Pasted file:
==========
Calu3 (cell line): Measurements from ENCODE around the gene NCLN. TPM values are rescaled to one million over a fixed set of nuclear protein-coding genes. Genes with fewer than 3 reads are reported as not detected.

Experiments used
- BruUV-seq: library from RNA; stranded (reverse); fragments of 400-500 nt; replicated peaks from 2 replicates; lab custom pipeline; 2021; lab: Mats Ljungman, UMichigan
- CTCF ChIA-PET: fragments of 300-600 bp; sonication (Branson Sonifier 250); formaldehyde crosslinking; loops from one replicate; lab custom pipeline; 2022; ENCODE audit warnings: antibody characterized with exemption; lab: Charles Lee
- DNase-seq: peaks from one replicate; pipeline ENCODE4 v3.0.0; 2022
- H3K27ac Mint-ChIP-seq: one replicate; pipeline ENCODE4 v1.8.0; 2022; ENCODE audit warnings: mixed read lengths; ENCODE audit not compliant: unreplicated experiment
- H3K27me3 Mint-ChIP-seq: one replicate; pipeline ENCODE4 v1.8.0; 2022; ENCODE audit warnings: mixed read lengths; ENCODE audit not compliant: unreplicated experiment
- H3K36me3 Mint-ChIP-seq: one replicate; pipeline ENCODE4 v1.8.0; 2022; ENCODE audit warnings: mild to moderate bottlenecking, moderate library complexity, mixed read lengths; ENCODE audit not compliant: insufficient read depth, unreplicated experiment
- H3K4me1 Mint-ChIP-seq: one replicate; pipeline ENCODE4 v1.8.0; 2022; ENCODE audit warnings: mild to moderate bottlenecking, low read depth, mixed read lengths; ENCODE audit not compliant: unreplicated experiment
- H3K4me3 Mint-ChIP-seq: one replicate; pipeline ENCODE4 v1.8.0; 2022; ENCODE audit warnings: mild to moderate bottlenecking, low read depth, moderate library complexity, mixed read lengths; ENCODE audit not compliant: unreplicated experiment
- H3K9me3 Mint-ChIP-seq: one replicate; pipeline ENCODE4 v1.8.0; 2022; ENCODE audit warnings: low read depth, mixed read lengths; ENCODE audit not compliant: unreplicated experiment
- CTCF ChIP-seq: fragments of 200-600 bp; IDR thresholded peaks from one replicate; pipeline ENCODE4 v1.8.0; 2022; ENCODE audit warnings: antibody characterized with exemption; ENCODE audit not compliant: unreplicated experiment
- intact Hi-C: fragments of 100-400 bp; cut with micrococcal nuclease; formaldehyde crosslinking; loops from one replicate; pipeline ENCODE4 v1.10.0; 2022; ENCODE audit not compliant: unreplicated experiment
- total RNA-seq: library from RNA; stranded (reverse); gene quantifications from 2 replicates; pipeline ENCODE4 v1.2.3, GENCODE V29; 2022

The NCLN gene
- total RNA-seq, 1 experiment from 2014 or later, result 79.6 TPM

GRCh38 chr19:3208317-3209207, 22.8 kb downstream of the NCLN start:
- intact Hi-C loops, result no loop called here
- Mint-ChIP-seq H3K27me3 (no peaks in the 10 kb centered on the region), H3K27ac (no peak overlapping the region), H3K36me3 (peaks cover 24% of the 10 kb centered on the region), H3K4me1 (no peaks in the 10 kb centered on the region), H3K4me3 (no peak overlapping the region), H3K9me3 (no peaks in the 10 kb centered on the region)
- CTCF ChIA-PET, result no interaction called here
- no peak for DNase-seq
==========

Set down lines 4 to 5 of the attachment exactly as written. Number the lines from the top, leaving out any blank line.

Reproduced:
- CTCF ChIA-PET: fragments of 300-600 bp; sonication (Branson Sonifier 250); formaldehyde crosslinking; loops from one replicate; lab custom pipeline; 2022; ENCODE audit warnings: antibody characterized with exemption; lab: Charles Lee
- DNase-seq: peaks from one replicate; pipeline ENCODE4 v3.0.0; 2022